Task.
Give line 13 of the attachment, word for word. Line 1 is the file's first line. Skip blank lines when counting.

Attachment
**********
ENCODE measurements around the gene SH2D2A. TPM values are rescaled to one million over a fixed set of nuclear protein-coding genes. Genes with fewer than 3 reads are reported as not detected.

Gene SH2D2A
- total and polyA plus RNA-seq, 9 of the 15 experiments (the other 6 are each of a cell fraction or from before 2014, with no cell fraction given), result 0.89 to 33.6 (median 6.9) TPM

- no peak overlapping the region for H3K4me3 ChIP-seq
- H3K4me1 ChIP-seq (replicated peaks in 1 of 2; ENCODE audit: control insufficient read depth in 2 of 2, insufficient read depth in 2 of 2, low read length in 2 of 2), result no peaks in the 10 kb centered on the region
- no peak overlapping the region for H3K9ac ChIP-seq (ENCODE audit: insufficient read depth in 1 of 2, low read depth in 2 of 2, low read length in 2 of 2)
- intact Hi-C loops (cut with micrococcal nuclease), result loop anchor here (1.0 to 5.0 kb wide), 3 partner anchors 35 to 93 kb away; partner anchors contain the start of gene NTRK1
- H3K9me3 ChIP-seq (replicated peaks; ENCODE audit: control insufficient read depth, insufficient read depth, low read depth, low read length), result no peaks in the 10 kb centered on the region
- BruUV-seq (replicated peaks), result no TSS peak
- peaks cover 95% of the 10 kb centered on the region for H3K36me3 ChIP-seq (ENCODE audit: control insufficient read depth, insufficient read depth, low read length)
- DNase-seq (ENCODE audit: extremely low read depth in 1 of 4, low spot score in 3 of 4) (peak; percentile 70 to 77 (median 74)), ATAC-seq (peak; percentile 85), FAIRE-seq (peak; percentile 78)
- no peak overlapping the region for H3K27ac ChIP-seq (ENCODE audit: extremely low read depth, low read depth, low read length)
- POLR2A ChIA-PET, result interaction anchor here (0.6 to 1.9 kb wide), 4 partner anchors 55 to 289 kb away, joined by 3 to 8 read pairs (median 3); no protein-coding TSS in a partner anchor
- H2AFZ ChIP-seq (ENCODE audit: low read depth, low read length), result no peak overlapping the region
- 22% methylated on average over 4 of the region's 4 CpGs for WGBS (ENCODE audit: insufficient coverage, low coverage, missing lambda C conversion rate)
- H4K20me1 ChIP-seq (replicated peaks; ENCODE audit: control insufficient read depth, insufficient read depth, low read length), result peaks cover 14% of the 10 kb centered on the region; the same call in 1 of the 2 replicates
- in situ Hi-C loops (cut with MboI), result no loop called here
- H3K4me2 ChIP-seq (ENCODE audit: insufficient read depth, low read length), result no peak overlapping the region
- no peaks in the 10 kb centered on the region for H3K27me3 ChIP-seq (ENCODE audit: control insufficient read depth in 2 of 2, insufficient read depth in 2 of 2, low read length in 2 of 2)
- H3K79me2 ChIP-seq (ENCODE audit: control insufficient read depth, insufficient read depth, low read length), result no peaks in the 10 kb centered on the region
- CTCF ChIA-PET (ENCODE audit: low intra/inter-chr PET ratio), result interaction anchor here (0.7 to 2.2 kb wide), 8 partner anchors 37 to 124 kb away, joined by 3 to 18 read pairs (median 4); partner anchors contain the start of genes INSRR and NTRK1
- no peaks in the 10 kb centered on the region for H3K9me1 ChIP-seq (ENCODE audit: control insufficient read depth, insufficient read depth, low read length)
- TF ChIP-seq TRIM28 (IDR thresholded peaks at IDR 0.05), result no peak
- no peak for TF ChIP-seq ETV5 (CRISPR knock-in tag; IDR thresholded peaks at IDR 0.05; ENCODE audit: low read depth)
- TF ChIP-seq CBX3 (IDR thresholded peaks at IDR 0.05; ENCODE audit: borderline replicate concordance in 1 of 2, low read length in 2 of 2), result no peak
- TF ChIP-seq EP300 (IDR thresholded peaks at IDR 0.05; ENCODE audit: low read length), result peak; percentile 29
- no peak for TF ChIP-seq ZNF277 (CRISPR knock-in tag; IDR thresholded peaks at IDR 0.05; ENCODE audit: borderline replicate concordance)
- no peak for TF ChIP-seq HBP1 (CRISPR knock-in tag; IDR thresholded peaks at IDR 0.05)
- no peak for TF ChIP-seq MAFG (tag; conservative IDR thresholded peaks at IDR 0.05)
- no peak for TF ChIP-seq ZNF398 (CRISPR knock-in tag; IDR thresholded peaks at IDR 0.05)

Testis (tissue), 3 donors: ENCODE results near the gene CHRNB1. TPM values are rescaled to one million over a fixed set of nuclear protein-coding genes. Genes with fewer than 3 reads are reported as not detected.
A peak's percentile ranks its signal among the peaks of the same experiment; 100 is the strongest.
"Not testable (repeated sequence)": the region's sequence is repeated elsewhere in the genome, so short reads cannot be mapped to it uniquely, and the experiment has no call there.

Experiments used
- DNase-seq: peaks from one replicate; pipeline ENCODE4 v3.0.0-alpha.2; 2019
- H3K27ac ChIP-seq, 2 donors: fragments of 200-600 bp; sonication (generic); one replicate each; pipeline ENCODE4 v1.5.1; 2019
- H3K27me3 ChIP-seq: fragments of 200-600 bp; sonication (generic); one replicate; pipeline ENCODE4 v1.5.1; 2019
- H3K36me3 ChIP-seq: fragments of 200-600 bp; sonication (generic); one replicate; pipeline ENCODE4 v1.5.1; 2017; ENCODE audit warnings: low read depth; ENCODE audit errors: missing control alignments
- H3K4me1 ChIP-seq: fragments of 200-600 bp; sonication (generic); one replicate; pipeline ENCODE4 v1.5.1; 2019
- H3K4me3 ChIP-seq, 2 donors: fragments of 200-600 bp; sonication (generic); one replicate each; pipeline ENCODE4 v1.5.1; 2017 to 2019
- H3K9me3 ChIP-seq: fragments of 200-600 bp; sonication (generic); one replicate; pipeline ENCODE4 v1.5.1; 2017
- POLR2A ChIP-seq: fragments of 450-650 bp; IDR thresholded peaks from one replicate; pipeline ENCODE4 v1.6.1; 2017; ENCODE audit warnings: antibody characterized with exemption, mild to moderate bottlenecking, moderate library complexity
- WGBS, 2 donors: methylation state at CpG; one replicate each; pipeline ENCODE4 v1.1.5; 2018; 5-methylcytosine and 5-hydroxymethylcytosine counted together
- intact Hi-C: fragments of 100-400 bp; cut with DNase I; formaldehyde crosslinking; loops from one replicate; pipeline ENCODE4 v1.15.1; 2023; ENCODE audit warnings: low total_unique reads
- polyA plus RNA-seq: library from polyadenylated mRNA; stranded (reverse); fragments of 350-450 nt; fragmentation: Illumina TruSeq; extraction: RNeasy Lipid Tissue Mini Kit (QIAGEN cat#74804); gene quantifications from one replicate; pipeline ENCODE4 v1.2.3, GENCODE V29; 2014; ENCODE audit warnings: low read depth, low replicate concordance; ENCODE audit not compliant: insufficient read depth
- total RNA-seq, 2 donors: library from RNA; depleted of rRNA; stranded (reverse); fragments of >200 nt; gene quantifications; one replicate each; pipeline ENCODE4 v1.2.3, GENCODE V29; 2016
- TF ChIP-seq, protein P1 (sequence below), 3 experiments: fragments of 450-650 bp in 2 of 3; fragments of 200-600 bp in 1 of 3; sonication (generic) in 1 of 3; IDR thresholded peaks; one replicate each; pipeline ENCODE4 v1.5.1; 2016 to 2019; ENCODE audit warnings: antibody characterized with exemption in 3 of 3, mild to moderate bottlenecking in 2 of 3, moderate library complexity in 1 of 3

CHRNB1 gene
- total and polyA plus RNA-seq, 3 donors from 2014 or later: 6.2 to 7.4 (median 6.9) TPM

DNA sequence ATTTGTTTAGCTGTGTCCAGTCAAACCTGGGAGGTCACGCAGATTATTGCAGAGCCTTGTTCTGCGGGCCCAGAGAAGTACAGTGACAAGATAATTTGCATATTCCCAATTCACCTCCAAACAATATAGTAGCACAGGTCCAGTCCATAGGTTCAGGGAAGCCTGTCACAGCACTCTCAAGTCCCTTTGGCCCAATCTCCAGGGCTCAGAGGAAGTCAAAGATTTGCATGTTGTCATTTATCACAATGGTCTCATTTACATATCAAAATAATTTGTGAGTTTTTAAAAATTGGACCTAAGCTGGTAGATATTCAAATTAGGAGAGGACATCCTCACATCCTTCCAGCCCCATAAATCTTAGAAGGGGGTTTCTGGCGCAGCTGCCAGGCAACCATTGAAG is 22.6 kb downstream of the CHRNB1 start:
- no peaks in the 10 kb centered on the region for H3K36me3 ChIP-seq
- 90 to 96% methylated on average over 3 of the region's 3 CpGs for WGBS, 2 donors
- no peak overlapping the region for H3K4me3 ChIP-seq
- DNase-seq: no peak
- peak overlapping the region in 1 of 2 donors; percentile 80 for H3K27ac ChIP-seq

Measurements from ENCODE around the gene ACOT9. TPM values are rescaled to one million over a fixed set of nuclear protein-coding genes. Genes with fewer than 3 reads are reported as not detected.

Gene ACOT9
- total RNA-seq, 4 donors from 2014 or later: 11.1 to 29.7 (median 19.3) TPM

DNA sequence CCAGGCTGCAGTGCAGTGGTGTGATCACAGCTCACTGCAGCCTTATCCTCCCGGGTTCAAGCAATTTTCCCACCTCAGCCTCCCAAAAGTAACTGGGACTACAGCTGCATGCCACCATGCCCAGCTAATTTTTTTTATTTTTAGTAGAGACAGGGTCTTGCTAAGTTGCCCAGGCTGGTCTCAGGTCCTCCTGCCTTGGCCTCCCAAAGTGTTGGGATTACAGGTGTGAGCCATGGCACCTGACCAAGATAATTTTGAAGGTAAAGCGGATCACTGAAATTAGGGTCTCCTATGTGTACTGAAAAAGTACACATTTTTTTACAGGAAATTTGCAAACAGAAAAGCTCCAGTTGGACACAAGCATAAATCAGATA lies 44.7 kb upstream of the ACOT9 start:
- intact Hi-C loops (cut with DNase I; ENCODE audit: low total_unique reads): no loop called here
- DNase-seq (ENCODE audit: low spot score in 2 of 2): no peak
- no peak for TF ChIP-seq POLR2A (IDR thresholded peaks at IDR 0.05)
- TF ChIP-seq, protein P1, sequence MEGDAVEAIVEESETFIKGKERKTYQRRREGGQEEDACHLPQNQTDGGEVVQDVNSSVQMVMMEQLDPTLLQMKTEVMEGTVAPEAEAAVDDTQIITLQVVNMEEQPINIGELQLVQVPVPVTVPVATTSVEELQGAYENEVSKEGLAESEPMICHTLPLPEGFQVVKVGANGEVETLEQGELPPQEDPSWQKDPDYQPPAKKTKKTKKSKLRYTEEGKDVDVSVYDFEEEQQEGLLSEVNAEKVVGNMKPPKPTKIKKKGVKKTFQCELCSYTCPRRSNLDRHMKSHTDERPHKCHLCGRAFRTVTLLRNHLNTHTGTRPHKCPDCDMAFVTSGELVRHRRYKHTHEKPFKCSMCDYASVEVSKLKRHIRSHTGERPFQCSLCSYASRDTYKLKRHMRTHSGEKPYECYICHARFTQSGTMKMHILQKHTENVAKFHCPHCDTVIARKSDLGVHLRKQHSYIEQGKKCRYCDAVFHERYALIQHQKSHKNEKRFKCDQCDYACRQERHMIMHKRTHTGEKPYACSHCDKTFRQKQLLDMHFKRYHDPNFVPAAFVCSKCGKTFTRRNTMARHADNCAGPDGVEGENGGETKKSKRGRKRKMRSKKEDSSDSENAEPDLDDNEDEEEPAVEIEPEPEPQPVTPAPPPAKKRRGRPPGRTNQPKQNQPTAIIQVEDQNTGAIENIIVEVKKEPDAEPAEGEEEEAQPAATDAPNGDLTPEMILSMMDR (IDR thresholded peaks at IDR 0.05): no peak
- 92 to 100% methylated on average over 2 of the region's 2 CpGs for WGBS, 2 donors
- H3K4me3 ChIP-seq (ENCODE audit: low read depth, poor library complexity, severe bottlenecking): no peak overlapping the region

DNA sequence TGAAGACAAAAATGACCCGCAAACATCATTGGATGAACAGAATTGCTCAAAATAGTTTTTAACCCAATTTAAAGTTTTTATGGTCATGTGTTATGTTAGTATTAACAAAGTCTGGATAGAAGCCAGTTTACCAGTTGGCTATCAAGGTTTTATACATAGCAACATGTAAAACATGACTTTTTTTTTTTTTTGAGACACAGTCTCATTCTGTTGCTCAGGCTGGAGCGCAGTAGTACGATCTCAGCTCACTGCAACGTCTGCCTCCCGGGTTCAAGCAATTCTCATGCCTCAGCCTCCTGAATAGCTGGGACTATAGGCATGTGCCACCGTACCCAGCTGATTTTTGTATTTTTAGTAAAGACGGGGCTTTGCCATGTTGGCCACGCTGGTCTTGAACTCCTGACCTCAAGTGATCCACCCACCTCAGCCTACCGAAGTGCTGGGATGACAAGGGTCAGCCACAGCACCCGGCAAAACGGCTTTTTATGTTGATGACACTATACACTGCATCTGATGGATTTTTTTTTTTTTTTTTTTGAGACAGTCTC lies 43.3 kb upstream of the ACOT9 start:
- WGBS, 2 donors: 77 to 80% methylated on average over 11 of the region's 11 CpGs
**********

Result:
- POLR2A ChIA-PET, result interaction anchor here (0.6 to 1.9 kb wide), 4 partner anchors 55 to 289 kb away, joined by 3 to 8 read pairs (median 3); no protein-coding TSS in a partner anchor